I observed general disorder. People were walking and talking, dancing, and waving hands throughout the assembly. The apostle commanded, with specific reference to the church assembled, "Let all things be done decently and in order" (1st Corinthians 14:40). He explained, "For God is not the author of confusion but of peace, as in all the churches of the saints" (1st Corinthians 14:33), where "confusion" means "disorder". A sense of "reverence and godly fear" must prevail in worship, for that is how "we may serve God acceptably" (Hebrews 12:28).

I observed indifference as to the frequency of the Lord's Supper. One man began to announce that they might have communion that night, but a visual cue from somewhere in the room indicated otherwise. He then stated that communion would take place at some unspecified occasion in the near future. Scripture shows that it was "on the first day of the week when the disciples came together to break bread" (Acts 20:7). When a store posts its hours of operation, understanding when it is open is hardly an ambiguous matter. For instance, Costco is open Saturday from 9:30 a.m. to 6:00 p.m. One is not left to wonder if the hours posted apply every Saturday or just occasionally. The sign is plain enough and so is God's word. If disciples gathered on the first day of the week to break bread, as recorded then, disciples must gather every first day of the week now for the same purpose.

I observed misunderstanding about foot washing. When the upcoming communion service was announced, it was said there would be a foot washing service. When Jesus said, "If I then, your Lord and Teacher, have washed your feet, you also ought to wash one another's feet. For I have given you an example, that you should do as I have done to you" (John 13:14-15), did He introduce ritualistic foot washing ceremonies to the church, or was He teaching an object lesson in humble service? Foot washing was an act of kindness and consideration appropriate to circumstances in which everyone wore sandals (Acts 12:8) and walked unpaved roads, resulting in dust on their sore feet (Luke 10:11). It was not the action of foot washing, per se, that Jesus sought to impress on the hearts of His followers, but the humility of mind that brings a man to do dirty, smelly work to address the concerns of another (Philippians 2:5-7). Efforts to assist others are not meant to be public displays (Matthew 6:1-4).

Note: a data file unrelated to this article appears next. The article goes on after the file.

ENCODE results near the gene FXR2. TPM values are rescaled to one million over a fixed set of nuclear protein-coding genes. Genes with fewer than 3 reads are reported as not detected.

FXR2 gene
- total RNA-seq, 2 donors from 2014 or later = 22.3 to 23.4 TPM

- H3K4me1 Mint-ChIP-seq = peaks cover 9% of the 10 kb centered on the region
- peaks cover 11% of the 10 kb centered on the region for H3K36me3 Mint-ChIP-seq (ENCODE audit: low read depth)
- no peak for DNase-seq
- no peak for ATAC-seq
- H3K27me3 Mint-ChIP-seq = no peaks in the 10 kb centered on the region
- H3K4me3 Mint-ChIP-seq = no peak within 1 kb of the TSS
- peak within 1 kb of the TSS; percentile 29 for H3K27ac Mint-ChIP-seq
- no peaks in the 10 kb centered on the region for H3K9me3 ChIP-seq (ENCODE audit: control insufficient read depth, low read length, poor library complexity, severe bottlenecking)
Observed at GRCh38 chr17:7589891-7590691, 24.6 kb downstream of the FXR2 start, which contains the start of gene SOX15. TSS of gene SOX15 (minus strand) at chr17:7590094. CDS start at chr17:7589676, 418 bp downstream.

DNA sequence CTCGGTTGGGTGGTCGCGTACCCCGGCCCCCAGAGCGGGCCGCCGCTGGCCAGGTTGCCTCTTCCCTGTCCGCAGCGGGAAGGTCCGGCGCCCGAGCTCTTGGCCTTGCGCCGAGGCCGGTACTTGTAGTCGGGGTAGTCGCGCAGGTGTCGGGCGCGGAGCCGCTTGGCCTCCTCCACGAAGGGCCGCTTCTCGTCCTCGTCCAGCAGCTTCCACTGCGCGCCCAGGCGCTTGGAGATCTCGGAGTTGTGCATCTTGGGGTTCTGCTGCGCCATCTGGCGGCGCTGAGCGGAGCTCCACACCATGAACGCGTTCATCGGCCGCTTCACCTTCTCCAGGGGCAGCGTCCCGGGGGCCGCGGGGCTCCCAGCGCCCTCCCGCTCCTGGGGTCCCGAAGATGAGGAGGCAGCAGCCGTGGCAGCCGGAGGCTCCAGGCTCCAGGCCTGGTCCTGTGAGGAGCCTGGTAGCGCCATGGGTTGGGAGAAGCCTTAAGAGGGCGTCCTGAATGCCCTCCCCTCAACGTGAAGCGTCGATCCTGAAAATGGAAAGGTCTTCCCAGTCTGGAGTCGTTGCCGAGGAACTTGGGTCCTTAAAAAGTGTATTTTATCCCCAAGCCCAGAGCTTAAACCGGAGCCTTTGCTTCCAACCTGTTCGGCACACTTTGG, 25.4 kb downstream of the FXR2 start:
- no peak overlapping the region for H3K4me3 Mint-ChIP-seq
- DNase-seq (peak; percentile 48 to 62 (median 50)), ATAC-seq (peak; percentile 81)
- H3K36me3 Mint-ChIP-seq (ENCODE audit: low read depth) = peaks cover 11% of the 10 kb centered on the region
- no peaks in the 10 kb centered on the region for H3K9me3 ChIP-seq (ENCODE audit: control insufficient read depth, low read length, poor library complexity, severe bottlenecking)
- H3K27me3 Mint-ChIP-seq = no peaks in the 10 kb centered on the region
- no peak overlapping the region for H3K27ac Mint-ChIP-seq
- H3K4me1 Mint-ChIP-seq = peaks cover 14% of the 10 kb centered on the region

I observed misunderstanding as to the duration of spiritual gifts. It was clearly stated that miracles could be worked today, but Scripture teaches otherwise. "Prophecies", "tongues", and such would "fail", "cease", and "vanish away" said Paul, because those things were "in part. But when that which is perfect has come, then that which is in part will be done away" (1st Corinthians 13:8-10). Scripture having been recorded in its completeness, there no longer remains a need for "confirming the word through the accompanying signs" (Mark 16:20), which was the purpose of miracles. The signs that were performed "are written that you may believe that Jesus is the Christ" (John 20:31). If faith can be gained from reading of the miracles, then the miracles themselves are no longer necessary.